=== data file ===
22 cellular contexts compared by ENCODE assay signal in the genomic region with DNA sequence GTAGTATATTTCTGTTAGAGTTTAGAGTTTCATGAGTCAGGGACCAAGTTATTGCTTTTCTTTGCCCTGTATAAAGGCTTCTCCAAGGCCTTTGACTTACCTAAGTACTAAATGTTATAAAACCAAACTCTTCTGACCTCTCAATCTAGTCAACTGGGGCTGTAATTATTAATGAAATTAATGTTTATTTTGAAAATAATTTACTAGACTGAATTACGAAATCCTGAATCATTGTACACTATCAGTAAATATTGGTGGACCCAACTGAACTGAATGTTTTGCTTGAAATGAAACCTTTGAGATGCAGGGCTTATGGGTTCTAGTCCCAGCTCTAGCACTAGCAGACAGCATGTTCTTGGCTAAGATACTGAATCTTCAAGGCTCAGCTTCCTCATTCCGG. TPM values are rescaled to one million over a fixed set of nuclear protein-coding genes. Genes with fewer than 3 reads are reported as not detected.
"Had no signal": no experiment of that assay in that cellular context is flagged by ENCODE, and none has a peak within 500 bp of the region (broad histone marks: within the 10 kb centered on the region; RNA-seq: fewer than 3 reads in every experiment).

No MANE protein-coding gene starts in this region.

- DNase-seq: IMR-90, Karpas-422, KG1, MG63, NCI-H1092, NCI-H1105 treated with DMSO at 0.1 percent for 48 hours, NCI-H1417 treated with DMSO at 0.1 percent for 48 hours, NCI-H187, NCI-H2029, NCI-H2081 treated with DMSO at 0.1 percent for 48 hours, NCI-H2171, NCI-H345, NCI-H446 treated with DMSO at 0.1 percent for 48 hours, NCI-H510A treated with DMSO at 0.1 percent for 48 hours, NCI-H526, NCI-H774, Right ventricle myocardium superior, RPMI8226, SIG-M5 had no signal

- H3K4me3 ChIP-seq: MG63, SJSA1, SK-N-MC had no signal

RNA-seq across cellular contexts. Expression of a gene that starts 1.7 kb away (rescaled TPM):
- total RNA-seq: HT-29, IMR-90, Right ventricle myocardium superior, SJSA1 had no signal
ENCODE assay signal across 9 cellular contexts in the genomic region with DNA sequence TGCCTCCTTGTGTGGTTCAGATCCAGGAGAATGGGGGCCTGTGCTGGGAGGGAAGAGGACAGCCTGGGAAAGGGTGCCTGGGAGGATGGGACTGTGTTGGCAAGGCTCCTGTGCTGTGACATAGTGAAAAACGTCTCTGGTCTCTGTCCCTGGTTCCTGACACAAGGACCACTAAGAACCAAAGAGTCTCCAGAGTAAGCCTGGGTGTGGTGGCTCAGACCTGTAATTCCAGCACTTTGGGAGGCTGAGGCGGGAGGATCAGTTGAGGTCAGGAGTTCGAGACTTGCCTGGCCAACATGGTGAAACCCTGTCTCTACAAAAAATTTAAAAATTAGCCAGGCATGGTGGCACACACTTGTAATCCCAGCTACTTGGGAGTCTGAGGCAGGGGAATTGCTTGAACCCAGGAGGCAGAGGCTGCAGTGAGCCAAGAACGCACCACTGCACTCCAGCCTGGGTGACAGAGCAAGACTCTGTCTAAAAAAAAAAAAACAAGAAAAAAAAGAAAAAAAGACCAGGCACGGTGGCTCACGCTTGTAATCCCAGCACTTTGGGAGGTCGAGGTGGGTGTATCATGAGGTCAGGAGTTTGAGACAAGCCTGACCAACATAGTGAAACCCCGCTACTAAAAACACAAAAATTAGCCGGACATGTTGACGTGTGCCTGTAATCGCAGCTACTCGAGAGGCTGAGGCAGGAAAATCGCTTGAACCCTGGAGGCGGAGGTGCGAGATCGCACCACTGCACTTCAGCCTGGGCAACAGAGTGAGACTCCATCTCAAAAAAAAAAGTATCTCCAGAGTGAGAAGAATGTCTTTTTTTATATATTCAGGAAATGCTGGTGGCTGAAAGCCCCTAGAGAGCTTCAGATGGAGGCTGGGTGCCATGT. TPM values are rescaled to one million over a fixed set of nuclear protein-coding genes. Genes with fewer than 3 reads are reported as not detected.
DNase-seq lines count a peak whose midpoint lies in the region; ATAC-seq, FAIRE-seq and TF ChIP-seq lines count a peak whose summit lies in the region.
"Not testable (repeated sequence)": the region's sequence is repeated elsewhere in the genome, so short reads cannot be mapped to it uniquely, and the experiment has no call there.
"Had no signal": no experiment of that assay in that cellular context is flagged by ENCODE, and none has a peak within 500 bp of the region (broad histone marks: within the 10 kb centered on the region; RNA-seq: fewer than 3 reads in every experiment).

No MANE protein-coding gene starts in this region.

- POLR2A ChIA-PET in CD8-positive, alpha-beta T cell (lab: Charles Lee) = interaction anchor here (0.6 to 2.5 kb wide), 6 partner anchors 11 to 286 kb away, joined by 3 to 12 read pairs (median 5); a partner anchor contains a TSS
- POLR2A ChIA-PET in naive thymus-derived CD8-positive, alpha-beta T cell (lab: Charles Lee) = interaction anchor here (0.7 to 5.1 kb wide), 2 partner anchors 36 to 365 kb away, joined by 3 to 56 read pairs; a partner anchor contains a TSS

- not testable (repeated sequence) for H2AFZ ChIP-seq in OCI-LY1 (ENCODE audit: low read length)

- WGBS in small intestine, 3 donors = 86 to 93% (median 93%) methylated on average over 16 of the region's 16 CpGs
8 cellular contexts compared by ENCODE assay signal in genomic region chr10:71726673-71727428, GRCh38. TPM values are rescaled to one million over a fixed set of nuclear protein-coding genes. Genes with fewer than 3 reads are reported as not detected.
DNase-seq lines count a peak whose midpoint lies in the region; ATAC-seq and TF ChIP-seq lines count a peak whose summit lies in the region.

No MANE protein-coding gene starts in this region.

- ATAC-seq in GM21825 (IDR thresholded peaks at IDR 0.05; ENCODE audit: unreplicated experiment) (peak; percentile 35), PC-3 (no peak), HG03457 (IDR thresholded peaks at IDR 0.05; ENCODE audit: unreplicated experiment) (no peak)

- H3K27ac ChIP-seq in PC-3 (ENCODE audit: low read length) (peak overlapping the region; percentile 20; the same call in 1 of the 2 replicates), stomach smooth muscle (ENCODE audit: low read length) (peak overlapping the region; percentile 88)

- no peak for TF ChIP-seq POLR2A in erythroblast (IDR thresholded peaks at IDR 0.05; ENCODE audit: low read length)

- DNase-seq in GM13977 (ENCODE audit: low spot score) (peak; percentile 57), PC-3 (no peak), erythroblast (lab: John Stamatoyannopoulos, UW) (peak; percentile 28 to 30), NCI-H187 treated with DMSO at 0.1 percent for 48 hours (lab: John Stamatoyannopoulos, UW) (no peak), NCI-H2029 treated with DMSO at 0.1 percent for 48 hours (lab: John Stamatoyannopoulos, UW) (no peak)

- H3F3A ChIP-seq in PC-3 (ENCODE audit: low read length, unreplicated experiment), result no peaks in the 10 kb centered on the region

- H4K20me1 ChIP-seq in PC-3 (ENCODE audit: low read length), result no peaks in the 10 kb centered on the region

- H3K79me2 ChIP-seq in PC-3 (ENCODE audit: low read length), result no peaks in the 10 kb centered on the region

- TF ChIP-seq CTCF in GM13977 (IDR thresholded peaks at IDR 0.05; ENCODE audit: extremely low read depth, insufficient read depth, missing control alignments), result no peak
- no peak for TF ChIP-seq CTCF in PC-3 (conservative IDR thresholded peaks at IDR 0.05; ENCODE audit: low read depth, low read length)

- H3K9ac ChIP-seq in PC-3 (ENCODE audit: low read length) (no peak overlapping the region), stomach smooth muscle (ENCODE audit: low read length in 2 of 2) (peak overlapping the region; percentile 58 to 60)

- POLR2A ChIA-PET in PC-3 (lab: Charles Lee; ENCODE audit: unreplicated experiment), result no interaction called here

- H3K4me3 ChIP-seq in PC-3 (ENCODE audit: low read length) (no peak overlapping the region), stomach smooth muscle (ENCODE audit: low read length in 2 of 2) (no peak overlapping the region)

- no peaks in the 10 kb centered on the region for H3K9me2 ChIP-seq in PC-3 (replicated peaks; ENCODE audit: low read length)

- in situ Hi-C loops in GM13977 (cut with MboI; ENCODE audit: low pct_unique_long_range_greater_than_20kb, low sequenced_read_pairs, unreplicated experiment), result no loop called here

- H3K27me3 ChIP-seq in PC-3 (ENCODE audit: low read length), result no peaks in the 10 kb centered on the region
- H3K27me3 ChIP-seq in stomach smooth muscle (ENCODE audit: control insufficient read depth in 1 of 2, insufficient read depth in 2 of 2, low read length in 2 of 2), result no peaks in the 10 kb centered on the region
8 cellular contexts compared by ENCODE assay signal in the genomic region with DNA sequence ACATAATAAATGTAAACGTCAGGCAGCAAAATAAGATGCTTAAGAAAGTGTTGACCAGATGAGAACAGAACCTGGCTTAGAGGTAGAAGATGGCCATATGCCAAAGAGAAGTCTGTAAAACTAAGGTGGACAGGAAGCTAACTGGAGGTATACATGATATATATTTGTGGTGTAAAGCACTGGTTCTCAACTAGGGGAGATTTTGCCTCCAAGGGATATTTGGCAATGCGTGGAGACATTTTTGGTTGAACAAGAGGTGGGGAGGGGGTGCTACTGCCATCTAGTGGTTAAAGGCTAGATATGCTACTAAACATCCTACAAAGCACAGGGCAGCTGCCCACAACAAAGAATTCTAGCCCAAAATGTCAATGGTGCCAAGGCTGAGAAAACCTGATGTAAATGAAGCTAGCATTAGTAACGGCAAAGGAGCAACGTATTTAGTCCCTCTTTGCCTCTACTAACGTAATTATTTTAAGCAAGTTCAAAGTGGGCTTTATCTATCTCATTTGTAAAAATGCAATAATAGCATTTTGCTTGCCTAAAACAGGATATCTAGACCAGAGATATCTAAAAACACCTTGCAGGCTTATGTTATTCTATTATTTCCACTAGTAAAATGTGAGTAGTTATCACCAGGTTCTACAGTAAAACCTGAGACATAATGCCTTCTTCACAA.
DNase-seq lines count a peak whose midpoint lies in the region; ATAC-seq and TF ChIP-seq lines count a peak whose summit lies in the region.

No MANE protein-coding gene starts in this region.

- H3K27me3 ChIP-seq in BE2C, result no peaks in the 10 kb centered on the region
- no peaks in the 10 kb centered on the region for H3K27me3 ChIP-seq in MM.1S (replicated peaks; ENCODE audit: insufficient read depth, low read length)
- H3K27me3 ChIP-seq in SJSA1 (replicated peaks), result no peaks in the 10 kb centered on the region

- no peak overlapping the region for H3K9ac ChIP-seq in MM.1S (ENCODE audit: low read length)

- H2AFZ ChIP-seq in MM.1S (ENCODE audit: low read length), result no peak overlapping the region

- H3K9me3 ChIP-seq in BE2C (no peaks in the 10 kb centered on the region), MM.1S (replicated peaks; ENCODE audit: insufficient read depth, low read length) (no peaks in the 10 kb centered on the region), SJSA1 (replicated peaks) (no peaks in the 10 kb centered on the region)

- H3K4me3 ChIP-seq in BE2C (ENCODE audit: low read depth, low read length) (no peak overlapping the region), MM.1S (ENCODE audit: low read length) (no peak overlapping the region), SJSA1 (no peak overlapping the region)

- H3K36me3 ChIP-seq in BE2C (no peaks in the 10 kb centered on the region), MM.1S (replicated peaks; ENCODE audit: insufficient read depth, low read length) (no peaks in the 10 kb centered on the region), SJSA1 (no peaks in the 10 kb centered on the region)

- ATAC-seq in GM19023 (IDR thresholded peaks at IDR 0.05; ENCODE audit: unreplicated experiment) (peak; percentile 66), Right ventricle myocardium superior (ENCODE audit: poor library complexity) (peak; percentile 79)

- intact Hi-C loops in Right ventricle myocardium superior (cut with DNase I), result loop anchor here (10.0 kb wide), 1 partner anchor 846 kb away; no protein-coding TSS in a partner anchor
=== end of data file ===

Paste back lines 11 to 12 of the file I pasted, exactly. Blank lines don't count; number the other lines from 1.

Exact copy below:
"Had no signal": no experiment of that assay in that cellular context is flagged by ENCODE, and none has a peak within 500 bp of the region (broad histone marks: within the 10 kb centered on the region; RNA-seq: fewer than 3 reads in every experiment).

No MANE protein-coding gene starts in this region.